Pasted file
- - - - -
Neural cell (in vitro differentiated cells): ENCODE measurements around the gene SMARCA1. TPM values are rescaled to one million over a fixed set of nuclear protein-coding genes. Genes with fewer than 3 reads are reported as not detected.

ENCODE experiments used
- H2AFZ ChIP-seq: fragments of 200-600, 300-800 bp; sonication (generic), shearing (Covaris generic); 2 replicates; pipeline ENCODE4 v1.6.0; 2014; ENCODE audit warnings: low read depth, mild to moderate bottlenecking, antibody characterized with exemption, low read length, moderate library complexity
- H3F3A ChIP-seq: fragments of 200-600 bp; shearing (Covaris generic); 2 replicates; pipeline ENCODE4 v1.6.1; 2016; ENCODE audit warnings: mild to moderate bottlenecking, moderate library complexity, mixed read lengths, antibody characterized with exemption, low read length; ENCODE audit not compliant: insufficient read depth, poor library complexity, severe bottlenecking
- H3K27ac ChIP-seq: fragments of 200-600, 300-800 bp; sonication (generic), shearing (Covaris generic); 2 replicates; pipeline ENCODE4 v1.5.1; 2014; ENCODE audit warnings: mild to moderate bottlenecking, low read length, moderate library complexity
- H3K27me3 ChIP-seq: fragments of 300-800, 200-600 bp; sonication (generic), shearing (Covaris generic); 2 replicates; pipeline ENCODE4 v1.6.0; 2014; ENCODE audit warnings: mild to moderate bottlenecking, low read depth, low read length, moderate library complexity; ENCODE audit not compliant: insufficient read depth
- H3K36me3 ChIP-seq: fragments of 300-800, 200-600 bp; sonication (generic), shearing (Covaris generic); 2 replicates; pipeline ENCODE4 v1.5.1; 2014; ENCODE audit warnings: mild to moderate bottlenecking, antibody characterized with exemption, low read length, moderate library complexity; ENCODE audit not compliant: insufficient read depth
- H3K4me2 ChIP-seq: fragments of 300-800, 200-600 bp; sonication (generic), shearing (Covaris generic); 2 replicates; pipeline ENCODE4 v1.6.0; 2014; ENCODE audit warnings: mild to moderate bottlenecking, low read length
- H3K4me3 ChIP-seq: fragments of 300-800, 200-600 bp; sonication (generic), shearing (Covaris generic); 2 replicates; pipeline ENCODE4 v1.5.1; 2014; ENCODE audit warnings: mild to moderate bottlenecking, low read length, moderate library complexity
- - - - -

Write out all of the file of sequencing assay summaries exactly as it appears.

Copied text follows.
Neural cell (in vitro differentiated cells): ENCODE measurements around the gene SMARCA1. TPM values are rescaled to one million over a fixed set of nuclear protein-coding genes. Genes with fewer than 3 reads are reported as not detected.

ENCODE experiments used
- H2AFZ ChIP-seq: fragments of 200-600, 300-800 bp; sonication (generic), shearing (Covaris generic); 2 replicates; pipeline ENCODE4 v1.6.0; 2014; ENCODE audit warnings: low read depth, mild to moderate bottlenecking, antibody characterized with exemption, low read length, moderate library complexity
- H3F3A ChIP-seq: fragments of 200-600 bp; shearing (Covaris generic); 2 replicates; pipeline ENCODE4 v1.6.1; 2016; ENCODE audit warnings: mild to moderate bottlenecking, moderate library complexity, mixed read lengths, antibody characterized with exemption, low read length; ENCODE audit not compliant: insufficient read depth, poor library complexity, severe bottlenecking
- H3K27ac ChIP-seq: fragments of 200-600, 300-800 bp; sonication (generic), shearing (Covaris generic); 2 replicates; pipeline ENCODE4 v1.5.1; 2014; ENCODE audit warnings: mild to moderate bottlenecking, low read length, moderate library complexity
- H3K27me3 ChIP-seq: fragments of 300-800, 200-600 bp; sonication (generic), shearing (Covaris generic); 2 replicates; pipeline ENCODE4 v1.6.0; 2014; ENCODE audit warnings: mild to moderate bottlenecking, low read depth, low read length, moderate library complexity; ENCODE audit not compliant: insufficient read depth
- H3K36me3 ChIP-seq: fragments of 300-800, 200-600 bp; sonication (generic), shearing (Covaris generic); 2 replicates; pipeline ENCODE4 v1.5.1; 2014; ENCODE audit warnings: mild to moderate bottlenecking, antibody characterized with exemption, low read length, moderate library complexity; ENCODE audit not compliant: insufficient read depth
- H3K4me2 ChIP-seq: fragments of 300-800, 200-600 bp; sonication (generic), shearing (Covaris generic); 2 replicates; pipeline ENCODE4 v1.6.0; 2014; ENCODE audit warnings: mild to moderate bottlenecking, low read length
- H3K4me3 ChIP-seq: fragments of 300-800, 200-600 bp; sonication (generic), shearing (Covaris generic); 2 replicates; pipeline ENCODE4 v1.5.1; 2014; ENCODE audit warnings: mild to moderate bottlenecking, low read length, moderate library complexity